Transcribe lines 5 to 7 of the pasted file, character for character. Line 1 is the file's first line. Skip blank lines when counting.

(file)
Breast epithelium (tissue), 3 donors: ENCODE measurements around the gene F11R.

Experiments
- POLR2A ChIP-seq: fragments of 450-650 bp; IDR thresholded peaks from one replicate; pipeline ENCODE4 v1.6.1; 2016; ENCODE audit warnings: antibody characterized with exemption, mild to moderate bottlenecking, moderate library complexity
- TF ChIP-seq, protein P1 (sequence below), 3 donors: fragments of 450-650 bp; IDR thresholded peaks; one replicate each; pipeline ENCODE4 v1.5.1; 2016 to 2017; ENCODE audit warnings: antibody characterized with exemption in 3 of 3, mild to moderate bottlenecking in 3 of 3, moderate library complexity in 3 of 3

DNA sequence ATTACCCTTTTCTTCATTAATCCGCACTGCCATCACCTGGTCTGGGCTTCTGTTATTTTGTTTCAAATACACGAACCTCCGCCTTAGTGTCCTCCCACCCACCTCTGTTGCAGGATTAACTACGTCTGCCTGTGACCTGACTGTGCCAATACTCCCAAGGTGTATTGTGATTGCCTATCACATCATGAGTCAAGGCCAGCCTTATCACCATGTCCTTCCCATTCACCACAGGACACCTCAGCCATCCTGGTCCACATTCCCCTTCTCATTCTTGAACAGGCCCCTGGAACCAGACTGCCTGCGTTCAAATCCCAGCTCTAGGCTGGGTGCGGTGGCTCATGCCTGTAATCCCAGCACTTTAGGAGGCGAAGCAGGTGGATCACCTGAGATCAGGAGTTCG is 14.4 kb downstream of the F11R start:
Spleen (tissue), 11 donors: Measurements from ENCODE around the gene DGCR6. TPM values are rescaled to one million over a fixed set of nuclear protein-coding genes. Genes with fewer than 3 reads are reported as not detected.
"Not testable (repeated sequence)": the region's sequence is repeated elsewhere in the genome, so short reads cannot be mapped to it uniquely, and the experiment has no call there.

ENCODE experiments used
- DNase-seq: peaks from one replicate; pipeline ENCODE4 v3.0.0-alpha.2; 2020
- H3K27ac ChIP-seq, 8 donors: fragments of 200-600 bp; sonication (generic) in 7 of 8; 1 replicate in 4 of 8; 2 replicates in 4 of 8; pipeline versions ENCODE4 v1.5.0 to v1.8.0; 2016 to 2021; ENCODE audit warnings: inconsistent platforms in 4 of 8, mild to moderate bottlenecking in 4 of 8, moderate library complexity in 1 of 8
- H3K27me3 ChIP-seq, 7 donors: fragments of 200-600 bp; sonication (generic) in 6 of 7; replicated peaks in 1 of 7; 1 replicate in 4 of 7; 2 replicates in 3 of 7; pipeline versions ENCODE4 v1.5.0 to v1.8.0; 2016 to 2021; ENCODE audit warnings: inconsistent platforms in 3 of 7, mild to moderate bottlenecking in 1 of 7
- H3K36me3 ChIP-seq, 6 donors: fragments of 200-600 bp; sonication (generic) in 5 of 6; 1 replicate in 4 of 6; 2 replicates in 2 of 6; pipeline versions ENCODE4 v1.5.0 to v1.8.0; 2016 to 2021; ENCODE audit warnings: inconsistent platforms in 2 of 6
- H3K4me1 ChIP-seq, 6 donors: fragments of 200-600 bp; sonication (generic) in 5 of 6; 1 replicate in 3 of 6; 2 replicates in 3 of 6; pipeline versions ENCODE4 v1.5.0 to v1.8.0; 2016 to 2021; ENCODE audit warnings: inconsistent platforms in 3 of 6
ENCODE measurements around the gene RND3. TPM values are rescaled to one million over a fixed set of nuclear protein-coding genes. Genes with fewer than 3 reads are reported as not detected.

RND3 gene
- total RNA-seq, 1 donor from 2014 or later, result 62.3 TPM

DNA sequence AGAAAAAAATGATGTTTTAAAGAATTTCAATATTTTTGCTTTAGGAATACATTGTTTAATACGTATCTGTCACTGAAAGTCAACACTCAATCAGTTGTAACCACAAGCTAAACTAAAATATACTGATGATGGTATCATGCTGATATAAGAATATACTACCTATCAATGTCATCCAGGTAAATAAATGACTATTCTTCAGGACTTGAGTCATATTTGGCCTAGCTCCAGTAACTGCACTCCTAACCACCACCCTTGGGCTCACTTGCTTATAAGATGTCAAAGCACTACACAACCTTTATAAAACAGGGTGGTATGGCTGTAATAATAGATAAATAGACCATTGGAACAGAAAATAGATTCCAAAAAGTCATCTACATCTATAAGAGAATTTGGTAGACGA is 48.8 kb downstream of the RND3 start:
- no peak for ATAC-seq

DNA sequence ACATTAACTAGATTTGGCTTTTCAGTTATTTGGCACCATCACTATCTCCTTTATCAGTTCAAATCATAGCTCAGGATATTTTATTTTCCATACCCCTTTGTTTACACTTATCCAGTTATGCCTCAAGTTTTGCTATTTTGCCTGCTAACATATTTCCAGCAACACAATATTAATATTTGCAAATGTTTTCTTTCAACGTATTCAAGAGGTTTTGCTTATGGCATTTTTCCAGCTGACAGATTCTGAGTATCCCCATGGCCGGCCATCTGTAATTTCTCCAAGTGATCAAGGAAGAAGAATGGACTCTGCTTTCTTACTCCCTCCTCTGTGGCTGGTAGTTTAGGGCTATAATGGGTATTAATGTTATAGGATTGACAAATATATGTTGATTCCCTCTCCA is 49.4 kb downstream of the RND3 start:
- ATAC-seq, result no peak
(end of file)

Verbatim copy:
DNA sequence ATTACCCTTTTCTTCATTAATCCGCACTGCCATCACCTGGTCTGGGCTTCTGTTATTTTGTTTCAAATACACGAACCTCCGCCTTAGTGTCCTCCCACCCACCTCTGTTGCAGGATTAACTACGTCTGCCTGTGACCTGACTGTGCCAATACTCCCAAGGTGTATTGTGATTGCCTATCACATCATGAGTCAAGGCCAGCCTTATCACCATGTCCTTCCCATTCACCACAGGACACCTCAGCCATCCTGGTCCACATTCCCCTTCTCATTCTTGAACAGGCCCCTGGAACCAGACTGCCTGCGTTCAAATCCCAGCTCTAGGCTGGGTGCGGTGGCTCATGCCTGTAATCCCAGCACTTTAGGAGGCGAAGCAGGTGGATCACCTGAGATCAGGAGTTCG is 14.4 kb downstream of the F11R start:
Spleen (tissue), 11 donors: Measurements from ENCODE around the gene DGCR6. TPM values are rescaled to one million over a fixed set of nuclear protein-coding genes. Genes with fewer than 3 reads are reported as not detected.
"Not testable (repeated sequence)": the region's sequence is repeated elsewhere in the genome, so short reads cannot be mapped to it uniquely, and the experiment has no call there.